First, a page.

Did Hitler Pay Attention In History Class?

Submitted By petergaffney
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Pages: 6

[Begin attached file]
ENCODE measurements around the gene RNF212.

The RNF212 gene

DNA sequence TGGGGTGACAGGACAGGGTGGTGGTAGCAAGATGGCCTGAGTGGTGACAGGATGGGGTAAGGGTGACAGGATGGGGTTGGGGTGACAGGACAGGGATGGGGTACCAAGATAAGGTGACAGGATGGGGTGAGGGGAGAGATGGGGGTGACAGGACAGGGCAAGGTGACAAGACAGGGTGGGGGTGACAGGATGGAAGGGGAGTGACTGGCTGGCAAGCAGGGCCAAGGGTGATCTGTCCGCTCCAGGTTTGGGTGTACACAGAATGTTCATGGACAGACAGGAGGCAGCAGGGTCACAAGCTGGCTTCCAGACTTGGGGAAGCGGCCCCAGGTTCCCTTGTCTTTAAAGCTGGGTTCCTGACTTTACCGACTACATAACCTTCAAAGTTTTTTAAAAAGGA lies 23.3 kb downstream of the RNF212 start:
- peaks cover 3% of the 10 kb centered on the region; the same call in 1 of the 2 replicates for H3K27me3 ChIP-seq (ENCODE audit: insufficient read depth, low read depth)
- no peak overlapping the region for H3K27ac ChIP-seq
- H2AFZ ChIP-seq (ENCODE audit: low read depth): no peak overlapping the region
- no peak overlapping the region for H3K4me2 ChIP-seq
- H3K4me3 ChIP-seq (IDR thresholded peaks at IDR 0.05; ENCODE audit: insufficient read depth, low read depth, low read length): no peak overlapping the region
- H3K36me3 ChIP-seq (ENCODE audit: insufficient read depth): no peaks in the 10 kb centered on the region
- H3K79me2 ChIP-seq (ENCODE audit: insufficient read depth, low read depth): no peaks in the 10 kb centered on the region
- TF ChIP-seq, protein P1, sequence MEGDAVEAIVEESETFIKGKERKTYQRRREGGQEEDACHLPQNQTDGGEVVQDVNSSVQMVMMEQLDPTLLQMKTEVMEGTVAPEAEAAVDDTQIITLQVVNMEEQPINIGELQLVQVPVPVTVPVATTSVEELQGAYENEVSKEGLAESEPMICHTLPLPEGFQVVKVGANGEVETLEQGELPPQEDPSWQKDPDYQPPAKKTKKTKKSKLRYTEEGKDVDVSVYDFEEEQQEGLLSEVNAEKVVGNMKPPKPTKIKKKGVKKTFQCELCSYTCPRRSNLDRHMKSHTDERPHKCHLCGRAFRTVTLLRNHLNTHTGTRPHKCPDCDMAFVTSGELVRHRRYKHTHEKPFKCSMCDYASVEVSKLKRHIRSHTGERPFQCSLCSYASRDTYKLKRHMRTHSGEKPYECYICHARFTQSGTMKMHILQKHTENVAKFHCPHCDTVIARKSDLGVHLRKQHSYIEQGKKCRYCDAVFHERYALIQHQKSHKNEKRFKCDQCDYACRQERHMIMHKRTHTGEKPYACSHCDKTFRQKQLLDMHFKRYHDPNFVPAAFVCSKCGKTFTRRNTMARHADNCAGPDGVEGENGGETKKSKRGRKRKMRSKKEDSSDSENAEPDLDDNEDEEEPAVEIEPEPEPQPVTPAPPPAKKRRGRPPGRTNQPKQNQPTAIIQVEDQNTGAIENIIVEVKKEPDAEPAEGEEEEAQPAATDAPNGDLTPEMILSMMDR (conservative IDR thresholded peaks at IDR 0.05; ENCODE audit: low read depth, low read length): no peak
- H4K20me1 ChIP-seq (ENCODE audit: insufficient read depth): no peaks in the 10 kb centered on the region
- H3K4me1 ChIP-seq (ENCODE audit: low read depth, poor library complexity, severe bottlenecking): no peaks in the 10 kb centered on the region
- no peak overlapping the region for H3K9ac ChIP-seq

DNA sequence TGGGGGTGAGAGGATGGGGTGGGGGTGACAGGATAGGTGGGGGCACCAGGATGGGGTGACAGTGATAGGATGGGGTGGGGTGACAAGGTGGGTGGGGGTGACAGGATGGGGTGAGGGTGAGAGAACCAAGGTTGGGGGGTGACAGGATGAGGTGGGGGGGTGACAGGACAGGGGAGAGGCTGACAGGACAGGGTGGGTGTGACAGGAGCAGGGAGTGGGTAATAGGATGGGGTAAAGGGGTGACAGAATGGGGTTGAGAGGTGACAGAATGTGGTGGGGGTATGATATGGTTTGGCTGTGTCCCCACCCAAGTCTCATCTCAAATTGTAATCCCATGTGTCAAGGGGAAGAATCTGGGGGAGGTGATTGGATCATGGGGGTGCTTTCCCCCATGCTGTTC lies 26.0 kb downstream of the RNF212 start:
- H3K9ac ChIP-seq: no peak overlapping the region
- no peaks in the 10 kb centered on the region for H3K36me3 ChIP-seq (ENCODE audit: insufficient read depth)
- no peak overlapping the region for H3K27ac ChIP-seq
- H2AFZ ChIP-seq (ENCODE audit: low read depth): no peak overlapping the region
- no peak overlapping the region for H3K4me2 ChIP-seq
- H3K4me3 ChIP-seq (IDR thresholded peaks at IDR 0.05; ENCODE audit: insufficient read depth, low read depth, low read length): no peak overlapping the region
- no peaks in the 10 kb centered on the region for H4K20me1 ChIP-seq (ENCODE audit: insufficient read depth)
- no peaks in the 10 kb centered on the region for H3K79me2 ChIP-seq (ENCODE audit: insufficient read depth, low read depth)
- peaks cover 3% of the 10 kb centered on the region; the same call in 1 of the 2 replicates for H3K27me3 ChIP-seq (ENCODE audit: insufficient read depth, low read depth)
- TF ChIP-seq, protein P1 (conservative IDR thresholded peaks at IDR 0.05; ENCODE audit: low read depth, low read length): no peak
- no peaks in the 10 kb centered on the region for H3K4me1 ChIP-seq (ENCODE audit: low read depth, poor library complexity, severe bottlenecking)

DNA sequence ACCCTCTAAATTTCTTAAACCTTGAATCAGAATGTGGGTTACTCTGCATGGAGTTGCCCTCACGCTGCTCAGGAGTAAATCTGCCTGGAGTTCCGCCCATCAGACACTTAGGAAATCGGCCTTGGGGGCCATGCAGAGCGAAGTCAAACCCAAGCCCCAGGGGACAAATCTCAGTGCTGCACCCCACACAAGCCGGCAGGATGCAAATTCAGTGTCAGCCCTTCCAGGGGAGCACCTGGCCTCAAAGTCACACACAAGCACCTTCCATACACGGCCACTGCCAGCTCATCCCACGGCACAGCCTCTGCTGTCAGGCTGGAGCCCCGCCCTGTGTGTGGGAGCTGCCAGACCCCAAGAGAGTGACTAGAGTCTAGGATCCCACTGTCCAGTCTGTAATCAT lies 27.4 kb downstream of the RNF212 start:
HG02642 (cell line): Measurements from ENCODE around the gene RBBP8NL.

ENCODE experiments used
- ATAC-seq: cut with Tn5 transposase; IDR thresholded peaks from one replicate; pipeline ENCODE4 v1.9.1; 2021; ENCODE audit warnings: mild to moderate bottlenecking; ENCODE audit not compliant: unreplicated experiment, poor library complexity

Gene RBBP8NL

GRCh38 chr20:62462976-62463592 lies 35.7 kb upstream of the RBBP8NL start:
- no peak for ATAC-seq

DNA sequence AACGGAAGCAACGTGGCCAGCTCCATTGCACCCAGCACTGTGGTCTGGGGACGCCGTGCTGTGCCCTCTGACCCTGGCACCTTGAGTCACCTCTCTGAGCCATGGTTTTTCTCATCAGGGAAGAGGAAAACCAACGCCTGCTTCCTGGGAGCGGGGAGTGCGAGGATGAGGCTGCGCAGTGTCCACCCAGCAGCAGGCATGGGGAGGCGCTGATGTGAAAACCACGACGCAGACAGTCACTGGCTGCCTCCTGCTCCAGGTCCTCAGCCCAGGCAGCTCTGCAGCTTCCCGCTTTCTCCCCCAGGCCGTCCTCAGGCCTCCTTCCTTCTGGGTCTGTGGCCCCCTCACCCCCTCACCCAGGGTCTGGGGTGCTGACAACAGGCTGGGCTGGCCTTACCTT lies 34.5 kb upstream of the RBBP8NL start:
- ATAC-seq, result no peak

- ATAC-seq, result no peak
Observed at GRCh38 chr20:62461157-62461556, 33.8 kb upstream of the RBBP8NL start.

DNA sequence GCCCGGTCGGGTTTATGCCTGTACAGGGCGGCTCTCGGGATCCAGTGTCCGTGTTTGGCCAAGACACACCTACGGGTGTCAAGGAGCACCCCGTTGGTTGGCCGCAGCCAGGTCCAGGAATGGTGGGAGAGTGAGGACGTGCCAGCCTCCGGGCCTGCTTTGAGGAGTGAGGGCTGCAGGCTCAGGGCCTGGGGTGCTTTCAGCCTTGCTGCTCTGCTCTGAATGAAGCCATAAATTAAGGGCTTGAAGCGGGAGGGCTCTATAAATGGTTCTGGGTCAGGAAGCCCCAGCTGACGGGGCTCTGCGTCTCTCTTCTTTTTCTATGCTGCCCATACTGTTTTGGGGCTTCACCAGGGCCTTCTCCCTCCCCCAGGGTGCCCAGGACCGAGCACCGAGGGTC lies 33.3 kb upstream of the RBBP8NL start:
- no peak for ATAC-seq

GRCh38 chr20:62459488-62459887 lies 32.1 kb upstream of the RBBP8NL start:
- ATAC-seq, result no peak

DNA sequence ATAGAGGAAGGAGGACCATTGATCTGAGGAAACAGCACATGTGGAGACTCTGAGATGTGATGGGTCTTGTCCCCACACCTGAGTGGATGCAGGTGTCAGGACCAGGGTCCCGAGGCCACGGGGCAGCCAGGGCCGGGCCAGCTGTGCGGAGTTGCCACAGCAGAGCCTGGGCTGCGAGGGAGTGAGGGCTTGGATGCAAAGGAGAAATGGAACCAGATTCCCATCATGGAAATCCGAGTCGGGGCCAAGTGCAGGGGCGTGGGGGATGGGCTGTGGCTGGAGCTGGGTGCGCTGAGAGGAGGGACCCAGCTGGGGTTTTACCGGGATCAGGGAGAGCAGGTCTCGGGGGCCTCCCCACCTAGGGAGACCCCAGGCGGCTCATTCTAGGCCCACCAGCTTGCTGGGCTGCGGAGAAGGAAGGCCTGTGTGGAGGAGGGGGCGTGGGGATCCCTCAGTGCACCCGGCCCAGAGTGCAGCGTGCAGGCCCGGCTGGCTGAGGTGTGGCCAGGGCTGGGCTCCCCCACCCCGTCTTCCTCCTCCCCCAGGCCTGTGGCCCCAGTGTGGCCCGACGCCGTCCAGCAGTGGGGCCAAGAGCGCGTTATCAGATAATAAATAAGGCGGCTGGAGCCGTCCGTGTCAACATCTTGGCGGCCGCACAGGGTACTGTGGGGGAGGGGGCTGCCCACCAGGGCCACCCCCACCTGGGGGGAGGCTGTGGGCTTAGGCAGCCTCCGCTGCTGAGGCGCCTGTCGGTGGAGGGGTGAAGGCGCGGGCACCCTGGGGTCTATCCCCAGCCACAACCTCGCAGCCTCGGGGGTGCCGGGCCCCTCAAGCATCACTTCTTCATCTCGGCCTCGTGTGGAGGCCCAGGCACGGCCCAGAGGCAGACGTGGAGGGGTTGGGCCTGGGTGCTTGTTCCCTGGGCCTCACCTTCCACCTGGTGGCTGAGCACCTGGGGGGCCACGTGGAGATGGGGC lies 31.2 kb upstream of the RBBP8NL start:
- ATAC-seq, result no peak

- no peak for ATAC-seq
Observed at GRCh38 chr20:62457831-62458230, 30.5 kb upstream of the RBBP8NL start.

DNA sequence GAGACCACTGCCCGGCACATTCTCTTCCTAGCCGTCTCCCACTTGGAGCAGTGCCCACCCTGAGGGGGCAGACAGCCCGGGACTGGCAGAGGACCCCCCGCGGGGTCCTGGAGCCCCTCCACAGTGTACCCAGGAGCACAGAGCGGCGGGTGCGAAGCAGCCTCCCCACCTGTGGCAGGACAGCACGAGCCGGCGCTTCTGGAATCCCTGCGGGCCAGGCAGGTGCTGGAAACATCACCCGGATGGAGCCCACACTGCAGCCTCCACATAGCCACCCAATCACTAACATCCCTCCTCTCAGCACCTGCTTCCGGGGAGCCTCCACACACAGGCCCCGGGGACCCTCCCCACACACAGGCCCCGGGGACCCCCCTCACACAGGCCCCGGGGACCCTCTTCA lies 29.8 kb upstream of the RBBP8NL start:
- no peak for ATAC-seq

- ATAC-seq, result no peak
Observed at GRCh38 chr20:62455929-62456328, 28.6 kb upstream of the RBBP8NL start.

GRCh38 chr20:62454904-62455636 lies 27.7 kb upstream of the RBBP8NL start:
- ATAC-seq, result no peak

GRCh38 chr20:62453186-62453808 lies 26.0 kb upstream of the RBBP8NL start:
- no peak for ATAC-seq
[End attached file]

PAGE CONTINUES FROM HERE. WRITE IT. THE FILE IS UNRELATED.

Did Hitler Pay Attention in History Class? Everyone has watched movies or studied texts about Adolf Hitler and therefore witnessed the powerful actions and decisions he placed on the population throughout his reign of Nazi Germany starting in the early 1930’s. When he seized power on January 30, 1933, many thought his incentives seemed to be creations of his own ideas, but his views and opinions show a structural model because they were based off of several significant periods of time throughout German history. These eras include the ancient, medieval and renaissance eras of German history. In the ancient eras, the Germans were barbarians, real savages who were inferior to the Romans. In the medival era the Germans were still developing but they fluctuated into a group with more overall power when they gained power through decimating the Jewish population. Finally in the renaissance era, the Germans were able to expand and mature their society to the point where they were feared by other nations. Within the pages of Mein Kampf, Hitler idolizes the Roman history. He educated himself with the understanding that in the beginning of the ancient era, the Romans overtook the German tribes. It wasn’t a defeat by the slimmest of margins; the Romans completely beat up the Germans. This was because the Germans “had no military organization; war was entirely a game of personal heroics” (Jones). At a time where the Roman military was top of the line, the Germans started off with little to no chance when they didn’t even carry a sword but a framea (spear) with a narrow and short head (Jones). On the other hand, the Roman army was the best of its time and the Roman society profited off a strong economy. Everything was going right for the Romans and nobody bet on the Germans being able to keep close to the powerhouse Romans. However, through discipline and urgency comes success and this is a valuable lesson that Hitler learned and showed throughout his reign. This was present in two battles where the Germans became victorious. The first was the clades Lolliana or Lollian disaster, a battle in 16 BC. Marcus Lollius Paulinus, a Roman senator and military officer, was defeated by Germanic tribes along the Rhine. This success the German’s proved was quickly continued in the Battle of the Teutoburg Forest. This was one of the most memorable battles in ancient history because a country in Germany that was inferior in every aspect defeated the Roman general Varus and all his men. Transitioning to Hitler, this battle and the raw determinationg of the Germanic tribes really influenced him. It was raw determination because the Germans remained independent and were never included in the Roman Empire because of this victory. Hitler integrated this never give up attitude in his reign as a Nazi leader. Within Mein Kampf he acknowledges this fact when he says, “The conflict of our time is one that is being waged around great objectives. A civilization is fighting for its existence” (Mein Kampf). He is indirectly speaking about this battle where the Germaninc tribe conquered and beat the Romans. Furthermore, moving into the medieval ages it was clear that the Germans began to mature as a nation. This was mainly noticeable in their command over weaker religious groups like the Muslim and Jewish. Particularly the Jewish population got wiped out by the Germans when they were killed in thousands. Soloman Bar Sampson, most likely a Jewish Rabbi was a Hebrew writer in 1140 who wrote that he was even personally concerned with the persecutions of Jewish communities in the Rhineland area. It ended up getting extreme to the point where either people converted or they killed themselves before the Germans would slaughter them. He shared a story where a Jewish lady named Rachel killed her child because she didn’t want the Christians to kill them (Soloman Bar Sampson). This demoralization was a tactic that Hitler used when he was in command of Nazi Germany. He